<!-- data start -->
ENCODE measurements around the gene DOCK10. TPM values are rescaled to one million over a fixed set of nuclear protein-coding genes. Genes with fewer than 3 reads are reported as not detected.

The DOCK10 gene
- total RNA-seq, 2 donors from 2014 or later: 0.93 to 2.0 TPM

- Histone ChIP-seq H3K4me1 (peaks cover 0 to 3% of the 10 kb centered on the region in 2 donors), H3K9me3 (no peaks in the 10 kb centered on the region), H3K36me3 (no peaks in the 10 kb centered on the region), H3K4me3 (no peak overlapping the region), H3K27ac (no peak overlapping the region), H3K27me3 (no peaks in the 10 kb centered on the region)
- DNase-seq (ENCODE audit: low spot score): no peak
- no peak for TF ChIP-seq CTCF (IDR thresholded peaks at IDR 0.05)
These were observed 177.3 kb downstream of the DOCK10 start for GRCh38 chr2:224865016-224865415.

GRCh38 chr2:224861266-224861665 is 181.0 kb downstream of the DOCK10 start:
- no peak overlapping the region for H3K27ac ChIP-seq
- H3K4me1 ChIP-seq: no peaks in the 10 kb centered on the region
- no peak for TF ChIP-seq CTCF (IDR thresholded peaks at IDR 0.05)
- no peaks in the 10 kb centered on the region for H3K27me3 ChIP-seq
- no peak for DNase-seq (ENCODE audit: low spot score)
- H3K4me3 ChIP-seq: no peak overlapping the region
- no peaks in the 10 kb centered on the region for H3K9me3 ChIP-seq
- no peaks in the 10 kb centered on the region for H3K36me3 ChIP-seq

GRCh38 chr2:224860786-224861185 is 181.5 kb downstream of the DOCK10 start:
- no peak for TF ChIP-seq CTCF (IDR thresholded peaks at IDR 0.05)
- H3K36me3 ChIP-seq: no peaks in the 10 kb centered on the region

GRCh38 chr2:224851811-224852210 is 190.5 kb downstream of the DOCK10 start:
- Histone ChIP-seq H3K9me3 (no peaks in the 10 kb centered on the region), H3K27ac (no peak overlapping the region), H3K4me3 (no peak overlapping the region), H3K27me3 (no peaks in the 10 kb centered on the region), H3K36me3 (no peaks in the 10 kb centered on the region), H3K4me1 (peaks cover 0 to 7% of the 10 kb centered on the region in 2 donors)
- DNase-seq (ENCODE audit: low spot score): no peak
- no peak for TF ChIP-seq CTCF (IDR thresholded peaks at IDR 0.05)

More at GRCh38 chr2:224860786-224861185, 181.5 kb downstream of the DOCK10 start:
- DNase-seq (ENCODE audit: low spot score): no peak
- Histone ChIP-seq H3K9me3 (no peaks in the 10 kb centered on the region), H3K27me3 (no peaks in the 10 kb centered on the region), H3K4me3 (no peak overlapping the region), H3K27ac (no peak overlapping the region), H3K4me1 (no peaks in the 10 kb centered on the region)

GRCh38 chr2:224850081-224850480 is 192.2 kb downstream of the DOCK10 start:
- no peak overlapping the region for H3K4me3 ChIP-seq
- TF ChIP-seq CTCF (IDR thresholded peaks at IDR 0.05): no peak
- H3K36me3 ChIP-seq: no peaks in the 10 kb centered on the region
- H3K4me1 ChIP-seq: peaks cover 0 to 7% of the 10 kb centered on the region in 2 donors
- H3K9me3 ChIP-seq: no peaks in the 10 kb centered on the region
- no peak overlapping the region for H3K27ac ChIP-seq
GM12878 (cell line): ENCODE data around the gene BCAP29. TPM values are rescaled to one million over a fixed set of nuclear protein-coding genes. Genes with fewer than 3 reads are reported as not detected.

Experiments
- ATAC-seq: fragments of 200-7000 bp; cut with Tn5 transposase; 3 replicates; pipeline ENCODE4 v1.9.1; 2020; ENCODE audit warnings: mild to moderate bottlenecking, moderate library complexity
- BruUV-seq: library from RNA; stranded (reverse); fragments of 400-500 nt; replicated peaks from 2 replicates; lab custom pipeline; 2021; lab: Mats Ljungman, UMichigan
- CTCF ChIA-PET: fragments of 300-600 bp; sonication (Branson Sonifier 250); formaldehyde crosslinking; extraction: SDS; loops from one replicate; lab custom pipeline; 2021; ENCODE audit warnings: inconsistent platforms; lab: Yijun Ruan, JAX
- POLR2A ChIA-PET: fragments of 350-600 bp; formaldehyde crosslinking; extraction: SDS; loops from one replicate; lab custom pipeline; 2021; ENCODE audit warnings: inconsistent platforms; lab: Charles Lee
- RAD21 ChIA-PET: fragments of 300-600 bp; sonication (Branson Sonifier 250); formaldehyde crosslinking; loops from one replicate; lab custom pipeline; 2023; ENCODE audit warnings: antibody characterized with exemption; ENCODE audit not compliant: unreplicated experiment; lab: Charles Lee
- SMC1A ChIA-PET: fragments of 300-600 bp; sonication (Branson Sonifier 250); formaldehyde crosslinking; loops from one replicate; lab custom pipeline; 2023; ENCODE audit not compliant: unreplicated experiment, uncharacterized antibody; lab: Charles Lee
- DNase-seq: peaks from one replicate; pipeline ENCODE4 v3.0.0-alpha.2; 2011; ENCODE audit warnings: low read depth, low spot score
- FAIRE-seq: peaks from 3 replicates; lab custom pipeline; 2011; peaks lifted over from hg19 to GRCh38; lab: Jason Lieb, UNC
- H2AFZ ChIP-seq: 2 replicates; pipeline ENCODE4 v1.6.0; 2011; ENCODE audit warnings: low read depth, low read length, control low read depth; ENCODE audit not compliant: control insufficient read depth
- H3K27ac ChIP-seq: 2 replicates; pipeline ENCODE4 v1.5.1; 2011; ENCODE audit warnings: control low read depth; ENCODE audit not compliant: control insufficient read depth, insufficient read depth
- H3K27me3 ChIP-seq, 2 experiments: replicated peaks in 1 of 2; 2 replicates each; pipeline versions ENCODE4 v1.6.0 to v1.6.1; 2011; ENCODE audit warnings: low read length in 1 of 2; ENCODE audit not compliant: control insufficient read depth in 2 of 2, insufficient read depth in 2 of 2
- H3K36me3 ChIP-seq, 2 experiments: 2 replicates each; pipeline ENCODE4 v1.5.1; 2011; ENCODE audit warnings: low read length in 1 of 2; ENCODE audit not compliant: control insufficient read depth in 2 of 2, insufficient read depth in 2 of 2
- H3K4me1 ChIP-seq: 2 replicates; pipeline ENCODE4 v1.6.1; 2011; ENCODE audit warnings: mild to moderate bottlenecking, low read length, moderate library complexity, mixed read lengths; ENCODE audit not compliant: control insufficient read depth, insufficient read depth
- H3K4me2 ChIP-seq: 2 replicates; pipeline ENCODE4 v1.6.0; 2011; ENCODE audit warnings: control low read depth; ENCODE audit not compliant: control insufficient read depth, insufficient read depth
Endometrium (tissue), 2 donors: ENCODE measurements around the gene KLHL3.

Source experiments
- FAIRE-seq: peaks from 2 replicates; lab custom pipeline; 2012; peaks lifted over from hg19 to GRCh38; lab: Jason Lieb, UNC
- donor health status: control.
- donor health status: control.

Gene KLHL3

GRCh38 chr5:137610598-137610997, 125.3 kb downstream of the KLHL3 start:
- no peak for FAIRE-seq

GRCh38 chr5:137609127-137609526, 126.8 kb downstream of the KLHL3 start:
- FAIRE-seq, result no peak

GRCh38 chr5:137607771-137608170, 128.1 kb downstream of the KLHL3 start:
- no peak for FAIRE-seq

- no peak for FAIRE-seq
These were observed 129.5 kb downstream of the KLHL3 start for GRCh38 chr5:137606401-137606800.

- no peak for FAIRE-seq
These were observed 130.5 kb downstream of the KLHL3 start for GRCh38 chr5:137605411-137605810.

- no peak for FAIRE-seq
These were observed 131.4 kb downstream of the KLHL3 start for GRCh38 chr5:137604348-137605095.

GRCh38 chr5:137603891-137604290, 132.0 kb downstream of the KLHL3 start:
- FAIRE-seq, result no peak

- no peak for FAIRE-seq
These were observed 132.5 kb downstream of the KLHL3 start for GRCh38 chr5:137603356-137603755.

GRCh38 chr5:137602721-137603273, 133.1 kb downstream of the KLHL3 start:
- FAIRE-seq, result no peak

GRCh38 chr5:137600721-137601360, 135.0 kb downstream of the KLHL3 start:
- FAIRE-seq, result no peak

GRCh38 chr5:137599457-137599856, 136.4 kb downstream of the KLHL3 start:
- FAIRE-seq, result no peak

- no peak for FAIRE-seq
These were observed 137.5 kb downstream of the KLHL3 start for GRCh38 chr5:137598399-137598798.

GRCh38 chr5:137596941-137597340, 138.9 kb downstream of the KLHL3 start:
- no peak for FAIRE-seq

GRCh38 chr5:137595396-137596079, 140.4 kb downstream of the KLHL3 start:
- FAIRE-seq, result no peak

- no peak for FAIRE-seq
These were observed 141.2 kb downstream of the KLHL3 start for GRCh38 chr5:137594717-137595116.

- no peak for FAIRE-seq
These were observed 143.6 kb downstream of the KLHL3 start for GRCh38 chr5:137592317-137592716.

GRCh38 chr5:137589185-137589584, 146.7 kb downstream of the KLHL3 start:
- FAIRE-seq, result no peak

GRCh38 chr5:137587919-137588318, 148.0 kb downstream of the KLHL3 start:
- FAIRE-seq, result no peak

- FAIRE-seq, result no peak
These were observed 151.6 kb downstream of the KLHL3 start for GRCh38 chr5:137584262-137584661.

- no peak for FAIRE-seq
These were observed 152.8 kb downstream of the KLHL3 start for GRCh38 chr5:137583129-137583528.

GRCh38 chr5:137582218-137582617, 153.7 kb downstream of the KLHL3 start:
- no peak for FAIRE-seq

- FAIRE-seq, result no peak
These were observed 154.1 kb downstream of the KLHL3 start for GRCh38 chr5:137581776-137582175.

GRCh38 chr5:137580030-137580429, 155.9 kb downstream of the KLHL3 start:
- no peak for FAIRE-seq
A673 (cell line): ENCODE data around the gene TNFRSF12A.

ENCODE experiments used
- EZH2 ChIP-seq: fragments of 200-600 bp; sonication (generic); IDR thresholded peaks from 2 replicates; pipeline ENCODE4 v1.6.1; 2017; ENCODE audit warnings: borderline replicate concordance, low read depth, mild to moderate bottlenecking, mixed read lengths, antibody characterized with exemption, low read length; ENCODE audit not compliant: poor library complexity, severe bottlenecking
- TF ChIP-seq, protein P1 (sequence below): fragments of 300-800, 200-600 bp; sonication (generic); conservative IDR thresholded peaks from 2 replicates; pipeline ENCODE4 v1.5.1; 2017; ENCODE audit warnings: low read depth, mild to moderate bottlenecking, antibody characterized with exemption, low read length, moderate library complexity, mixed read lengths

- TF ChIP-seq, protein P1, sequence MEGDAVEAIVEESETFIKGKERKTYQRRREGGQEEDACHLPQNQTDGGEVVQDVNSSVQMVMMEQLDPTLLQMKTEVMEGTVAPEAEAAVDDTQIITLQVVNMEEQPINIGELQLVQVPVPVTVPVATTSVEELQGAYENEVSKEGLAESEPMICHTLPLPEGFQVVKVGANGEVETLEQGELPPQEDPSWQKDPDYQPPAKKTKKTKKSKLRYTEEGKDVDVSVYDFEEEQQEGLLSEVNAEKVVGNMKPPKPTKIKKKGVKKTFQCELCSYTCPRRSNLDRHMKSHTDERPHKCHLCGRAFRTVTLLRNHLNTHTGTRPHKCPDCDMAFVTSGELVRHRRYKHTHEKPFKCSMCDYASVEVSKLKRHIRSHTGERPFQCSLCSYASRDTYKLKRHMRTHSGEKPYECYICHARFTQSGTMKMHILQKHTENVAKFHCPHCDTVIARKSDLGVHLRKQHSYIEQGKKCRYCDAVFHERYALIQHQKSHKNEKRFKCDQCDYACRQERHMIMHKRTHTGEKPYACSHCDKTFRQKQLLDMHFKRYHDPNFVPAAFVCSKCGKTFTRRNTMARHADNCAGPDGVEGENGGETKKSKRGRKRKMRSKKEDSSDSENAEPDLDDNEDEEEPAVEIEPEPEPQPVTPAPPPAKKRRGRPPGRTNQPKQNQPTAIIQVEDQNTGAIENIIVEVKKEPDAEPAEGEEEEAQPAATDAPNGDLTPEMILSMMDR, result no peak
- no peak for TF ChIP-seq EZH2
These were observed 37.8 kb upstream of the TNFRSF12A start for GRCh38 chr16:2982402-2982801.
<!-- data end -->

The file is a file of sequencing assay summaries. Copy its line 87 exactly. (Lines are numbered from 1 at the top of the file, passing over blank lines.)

These were observed 143.6 kb downstream of the KLHL3 start for GRCh38 chr5:137592317-137592716.